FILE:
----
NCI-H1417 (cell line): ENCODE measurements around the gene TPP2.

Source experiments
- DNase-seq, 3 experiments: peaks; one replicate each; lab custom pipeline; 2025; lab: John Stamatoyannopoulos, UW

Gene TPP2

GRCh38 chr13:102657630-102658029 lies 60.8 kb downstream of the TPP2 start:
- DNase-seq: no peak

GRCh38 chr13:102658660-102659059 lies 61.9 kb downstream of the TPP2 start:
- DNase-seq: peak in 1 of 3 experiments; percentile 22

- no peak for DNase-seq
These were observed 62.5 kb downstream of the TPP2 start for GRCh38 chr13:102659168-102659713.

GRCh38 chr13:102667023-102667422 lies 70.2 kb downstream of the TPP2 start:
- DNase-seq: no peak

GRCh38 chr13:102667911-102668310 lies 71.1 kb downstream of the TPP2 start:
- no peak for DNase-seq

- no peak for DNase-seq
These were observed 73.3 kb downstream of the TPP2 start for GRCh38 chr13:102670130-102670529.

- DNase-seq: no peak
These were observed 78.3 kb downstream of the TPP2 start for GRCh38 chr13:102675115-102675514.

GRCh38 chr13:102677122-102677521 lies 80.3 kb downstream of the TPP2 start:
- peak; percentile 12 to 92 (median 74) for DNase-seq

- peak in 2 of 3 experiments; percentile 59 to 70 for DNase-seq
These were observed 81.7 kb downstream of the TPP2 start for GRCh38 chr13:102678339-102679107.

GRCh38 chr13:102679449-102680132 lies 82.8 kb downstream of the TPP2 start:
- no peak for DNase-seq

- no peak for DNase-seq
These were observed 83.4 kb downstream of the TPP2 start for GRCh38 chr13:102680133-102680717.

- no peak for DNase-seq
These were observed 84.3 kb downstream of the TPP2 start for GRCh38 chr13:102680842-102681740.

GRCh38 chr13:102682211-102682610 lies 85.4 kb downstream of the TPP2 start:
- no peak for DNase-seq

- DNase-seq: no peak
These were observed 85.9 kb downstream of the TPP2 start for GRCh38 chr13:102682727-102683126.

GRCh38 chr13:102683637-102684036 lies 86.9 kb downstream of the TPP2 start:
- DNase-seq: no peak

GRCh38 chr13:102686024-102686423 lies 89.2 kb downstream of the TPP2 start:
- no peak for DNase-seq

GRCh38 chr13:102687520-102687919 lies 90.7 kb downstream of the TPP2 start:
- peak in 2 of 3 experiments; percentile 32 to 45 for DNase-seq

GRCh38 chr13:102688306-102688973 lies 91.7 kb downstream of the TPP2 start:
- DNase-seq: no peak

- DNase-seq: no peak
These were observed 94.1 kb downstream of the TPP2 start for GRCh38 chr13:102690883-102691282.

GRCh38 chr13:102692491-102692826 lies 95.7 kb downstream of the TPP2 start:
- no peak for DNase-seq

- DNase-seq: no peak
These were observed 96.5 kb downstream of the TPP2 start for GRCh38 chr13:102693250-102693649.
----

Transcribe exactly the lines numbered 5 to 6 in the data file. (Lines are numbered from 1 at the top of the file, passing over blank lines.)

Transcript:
GRCh38 chr13:102657630-102658029 lies 60.8 kb downstream of the TPP2 start:
- DNase-seq: no peak